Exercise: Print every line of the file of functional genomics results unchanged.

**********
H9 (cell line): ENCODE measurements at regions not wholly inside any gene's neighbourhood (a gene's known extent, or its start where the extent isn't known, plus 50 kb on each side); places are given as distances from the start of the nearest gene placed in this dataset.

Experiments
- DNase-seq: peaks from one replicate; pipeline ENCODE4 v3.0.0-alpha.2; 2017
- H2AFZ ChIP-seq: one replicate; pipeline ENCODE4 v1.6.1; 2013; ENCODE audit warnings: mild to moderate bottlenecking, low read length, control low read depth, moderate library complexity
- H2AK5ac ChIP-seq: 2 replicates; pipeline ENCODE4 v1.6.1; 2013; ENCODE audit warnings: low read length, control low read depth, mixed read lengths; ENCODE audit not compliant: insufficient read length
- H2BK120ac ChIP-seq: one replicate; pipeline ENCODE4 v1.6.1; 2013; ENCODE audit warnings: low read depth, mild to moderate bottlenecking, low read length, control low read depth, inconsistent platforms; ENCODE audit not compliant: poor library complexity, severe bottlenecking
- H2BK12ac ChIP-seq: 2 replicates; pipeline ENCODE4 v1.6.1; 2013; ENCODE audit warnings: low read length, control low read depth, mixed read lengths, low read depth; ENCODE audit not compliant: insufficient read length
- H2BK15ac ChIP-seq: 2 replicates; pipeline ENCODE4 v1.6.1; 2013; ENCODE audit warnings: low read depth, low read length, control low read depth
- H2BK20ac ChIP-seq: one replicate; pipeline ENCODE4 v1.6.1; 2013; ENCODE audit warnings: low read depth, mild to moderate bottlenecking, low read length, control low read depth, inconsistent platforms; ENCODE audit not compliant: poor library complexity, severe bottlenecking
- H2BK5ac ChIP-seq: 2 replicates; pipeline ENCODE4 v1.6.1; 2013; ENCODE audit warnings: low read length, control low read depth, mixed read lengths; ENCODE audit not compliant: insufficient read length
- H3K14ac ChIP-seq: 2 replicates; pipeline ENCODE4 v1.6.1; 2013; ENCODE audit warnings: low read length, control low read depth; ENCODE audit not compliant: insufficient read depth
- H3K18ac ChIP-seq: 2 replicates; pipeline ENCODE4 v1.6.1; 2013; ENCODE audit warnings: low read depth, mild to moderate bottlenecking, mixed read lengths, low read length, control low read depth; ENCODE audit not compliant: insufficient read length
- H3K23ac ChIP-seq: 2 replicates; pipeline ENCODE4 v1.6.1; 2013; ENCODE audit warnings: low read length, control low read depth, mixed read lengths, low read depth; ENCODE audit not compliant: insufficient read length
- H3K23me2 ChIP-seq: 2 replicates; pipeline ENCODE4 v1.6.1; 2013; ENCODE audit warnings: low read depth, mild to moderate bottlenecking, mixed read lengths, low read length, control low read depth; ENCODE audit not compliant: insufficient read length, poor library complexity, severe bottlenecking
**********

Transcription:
H9 (cell line): ENCODE measurements at regions not wholly inside any gene's neighbourhood (a gene's known extent, or its start where the extent isn't known, plus 50 kb on each side); places are given as distances from the start of the nearest gene placed in this dataset.

Experiments
- DNase-seq: peaks from one replicate; pipeline ENCODE4 v3.0.0-alpha.2; 2017
- H2AFZ ChIP-seq: one replicate; pipeline ENCODE4 v1.6.1; 2013; ENCODE audit warnings: mild to moderate bottlenecking, low read length, control low read depth, moderate library complexity
- H2AK5ac ChIP-seq: 2 replicates; pipeline ENCODE4 v1.6.1; 2013; ENCODE audit warnings: low read length, control low read depth, mixed read lengths; ENCODE audit not compliant: insufficient read length
- H2BK120ac ChIP-seq: one replicate; pipeline ENCODE4 v1.6.1; 2013; ENCODE audit warnings: low read depth, mild to moderate bottlenecking, low read length, control low read depth, inconsistent platforms; ENCODE audit not compliant: poor library complexity, severe bottlenecking
- H2BK12ac ChIP-seq: 2 replicates; pipeline ENCODE4 v1.6.1; 2013; ENCODE audit warnings: low read length, control low read depth, mixed read lengths, low read depth; ENCODE audit not compliant: insufficient read length
- H2BK15ac ChIP-seq: 2 replicates; pipeline ENCODE4 v1.6.1; 2013; ENCODE audit warnings: low read depth, low read length, control low read depth
- H2BK20ac ChIP-seq: one replicate; pipeline ENCODE4 v1.6.1; 2013; ENCODE audit warnings: low read depth, mild to moderate bottlenecking, low read length, control low read depth, inconsistent platforms; ENCODE audit not compliant: poor library complexity, severe bottlenecking
- H2BK5ac ChIP-seq: 2 replicates; pipeline ENCODE4 v1.6.1; 2013; ENCODE audit warnings: low read length, control low read depth, mixed read lengths; ENCODE audit not compliant: insufficient read length
- H3K14ac ChIP-seq: 2 replicates; pipeline ENCODE4 v1.6.1; 2013; ENCODE audit warnings: low read length, control low read depth; ENCODE audit not compliant: insufficient read depth
- H3K18ac ChIP-seq: 2 replicates; pipeline ENCODE4 v1.6.1; 2013; ENCODE audit warnings: low read depth, mild to moderate bottlenecking, mixed read lengths, low read length, control low read depth; ENCODE audit not compliant: insufficient read length
- H3K23ac ChIP-seq: 2 replicates; pipeline ENCODE4 v1.6.1; 2013; ENCODE audit warnings: low read length, control low read depth, mixed read lengths, low read depth; ENCODE audit not compliant: insufficient read length
- H3K23me2 ChIP-seq: 2 replicates; pipeline ENCODE4 v1.6.1; 2013; ENCODE audit warnings: low read depth, mild to moderate bottlenecking, mixed read lengths, low read length, control low read depth; ENCODE audit not compliant: insufficient read length, poor library complexity, severe bottlenecking